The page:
The fork is where some of the Swiss army knife characteristics of the Camber come into play. Specialized has used the tapered steer tube version of the Float RL 29 to give the bike some added stiffness with those long forks. Beefing up this stiffness are the dropouts. They may be open but instead of a standard quick-release Specialized uses an OS 24 system, oversized end caps and oversized skewer. They claim it is lighter and stiffer than the new open standard QR15 thru-axel. Out back they have fitted a bombproof 142+ rear with 12-mm thru-axel. These subtleties up front and robustness out back mean Specialized fully intends the Camber to see some seriously taxing terrain, and maybe even some daylight below its wheels from time to time.
The rear 110 mm of travel is, of course, handled by Specialized’s FSR design. With a four bar Horst link setup, any new platform using it always reminds us of just how good it is. There is a reason Specialized snapped up Horst Leitner’s patents in 1998 and a reason so many other brands are trying to find a way around them. The bike feels active instantly, but smooth and consistent through its entire length of travel. It remains very sensitive to the trail even while climbing, but thanks to removing chain forces, bobs very little and really shines with the ProPedal. The setup that does all of this also allows the rear suspension travel to remain available under heavy breaking. Sure, all of these things can be said of any FSR bike—or most other bikes licensing the Horst platform from Specialized—but a new FSR bike always reminds of just how good it really is.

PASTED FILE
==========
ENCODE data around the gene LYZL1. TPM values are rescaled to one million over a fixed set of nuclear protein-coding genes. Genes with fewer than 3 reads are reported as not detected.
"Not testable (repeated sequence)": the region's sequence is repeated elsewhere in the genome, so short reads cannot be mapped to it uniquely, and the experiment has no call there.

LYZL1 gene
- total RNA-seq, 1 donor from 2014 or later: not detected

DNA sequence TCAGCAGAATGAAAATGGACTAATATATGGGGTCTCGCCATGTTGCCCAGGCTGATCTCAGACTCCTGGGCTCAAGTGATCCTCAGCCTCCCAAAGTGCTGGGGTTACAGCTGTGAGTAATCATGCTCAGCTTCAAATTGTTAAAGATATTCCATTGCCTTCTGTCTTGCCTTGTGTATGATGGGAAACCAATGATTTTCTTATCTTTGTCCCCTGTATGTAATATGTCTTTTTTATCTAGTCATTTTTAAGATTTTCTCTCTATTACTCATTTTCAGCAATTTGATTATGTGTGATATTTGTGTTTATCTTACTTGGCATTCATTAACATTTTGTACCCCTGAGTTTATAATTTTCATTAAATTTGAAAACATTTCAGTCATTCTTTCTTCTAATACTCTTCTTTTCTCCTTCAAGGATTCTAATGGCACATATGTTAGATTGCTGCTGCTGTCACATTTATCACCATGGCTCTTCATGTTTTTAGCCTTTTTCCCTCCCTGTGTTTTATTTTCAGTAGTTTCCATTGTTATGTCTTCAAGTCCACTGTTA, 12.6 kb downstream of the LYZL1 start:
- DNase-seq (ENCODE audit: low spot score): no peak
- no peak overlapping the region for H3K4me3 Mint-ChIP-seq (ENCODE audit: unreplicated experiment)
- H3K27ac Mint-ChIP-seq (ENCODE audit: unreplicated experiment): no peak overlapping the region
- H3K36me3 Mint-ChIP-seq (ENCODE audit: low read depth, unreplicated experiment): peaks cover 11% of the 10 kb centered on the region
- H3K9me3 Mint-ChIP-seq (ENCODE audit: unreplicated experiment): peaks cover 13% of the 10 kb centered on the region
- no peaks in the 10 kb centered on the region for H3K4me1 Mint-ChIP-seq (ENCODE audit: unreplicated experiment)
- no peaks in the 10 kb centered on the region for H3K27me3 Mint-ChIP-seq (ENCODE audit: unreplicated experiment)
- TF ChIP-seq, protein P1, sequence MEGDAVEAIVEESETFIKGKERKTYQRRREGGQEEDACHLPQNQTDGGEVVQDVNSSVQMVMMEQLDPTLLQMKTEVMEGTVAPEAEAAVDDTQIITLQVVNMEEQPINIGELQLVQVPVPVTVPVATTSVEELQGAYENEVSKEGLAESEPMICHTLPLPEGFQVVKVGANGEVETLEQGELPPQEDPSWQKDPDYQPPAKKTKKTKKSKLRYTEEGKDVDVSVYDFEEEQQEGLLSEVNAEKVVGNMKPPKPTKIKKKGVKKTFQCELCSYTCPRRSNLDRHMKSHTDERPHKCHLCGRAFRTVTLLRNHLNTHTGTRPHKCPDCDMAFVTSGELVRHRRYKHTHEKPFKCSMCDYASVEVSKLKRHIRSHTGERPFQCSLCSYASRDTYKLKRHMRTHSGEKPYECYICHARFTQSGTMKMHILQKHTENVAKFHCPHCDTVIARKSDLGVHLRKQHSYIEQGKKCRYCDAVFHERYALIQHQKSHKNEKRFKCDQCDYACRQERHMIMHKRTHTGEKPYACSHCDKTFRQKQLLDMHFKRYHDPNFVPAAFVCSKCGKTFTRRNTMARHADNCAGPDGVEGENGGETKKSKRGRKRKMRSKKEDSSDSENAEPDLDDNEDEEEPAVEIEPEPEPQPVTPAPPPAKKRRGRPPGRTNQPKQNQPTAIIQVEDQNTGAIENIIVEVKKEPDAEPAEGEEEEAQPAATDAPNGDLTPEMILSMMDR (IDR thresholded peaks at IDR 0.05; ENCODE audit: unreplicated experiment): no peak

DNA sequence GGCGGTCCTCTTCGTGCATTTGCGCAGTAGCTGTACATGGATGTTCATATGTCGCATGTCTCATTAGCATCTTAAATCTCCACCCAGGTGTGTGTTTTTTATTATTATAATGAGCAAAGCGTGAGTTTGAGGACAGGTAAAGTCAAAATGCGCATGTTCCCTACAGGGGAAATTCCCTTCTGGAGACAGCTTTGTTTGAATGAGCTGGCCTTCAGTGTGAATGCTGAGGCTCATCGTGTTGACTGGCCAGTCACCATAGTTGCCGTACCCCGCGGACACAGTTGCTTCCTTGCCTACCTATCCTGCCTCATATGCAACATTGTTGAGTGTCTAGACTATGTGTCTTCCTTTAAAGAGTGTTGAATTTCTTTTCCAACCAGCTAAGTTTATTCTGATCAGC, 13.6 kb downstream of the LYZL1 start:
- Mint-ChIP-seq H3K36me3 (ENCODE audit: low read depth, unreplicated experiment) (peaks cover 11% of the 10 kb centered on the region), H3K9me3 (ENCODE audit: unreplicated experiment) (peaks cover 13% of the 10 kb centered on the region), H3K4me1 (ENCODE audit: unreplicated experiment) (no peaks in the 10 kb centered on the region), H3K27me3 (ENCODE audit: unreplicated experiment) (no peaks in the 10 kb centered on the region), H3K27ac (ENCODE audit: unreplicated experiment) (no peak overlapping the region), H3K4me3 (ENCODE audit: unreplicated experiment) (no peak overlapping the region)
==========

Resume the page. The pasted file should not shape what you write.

The bars hint at the bike’s intended ability to straddle categories. At 720-mm wide they will have you sucking in your breath as the trees get tight but keep a rock-solid line as your wheel hits trail chatter below. The rise is only 10 mm, keeping your hand position fairly low and taking some of the curse off of the big wheel, especially for smaller riders. Those bars are gloriously void of lockout levers. A handlebar mounted front fork lockout isn’t really necessary with the high fork crown on a 29er and the FOX ProPedal lever does a fine job out back. The only changes we would make are a lever for a dropper seat post and to cut a centimeter off the ends of the bars.
The rest of the component spec is more evidence of the bike’s intentions to perform up and down the mountain. A mixture of SRAM X7 and X9 is obviously a cost-conscious build, but one that still offers enormous performance. The crankset is a BB30 2x10 setup, hinting at the bike’s uphill prowess and the pace Specialized expects its riders to keep; still the 22x36 low gear is much easier to spin than the 26x36 you’ll find on 2x10 Epics.
The Camber also gives you much more brake, with the Avid Elixir 7 SLs stopping 180/160-mm rotors, front to back, on our medium test bike. Go large, both in size and descending commitment, and you’ll get more stopping power than a Mac truck with an 200/180-mm rotor combo.